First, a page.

Review by Randy Shulman
Rating: (5 out of 5)
Saturday, 10/22/2005, 8:00 PM
Feature presentation, $15 at Lincoln Theatre
IT ALL ENDS here, with a brilliantly acted, deeply absorbing drama about a young gay man (Kip Pardue) who comes to a North Carolina beach town to save its endangered Loggerhead turtles and winds up saving himself — for a time.
That's only part of the story, as there are two other related tales, one involving Elizabeth, the repressed wife of a minister whose trying to reconnect with her estranged son, the other involving a woman who years ago gave up her son for adoption and now yearns to find him. The individual narratives converge upon one another with a potency that only becomes apparent in the final 10 minutes. Directed by Tim Kirkman, who made the terrific documentary Dear Jesse and the filmed version of David Drake's The Night Larry Kramer Kissed Me, Loggerheads feels almost effortless in its complexity.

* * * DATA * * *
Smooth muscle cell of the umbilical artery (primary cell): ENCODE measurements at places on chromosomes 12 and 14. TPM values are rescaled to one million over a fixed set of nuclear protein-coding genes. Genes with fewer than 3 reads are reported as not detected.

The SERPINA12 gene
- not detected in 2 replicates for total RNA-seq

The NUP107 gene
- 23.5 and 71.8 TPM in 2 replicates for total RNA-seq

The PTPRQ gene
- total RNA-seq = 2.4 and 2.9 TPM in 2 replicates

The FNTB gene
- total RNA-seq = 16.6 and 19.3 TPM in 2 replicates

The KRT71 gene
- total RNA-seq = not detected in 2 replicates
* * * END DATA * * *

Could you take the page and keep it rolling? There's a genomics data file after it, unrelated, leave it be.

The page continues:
Filled with magnificent performances from Tess Harper, Bonnie Hunt, Michael Learned and Chris Sarandon, the movie is weighty without being overwhelming — its dramatic current draws you in without pulling you under. And the writing exhibits the kind of spare qualities that comprise genuine conversation.
”He's sick,” says Elizbeth to her husband about their son.
”Is it AIDS?” he asks.
”Does it matter?”
Loggerheads is about the need to connect, to reconnect, and to find meaning in a simple act of salvation. In this case, those who need saving most are human beings — and their salvation comes at a price — though it turns out to be a price worth paying.
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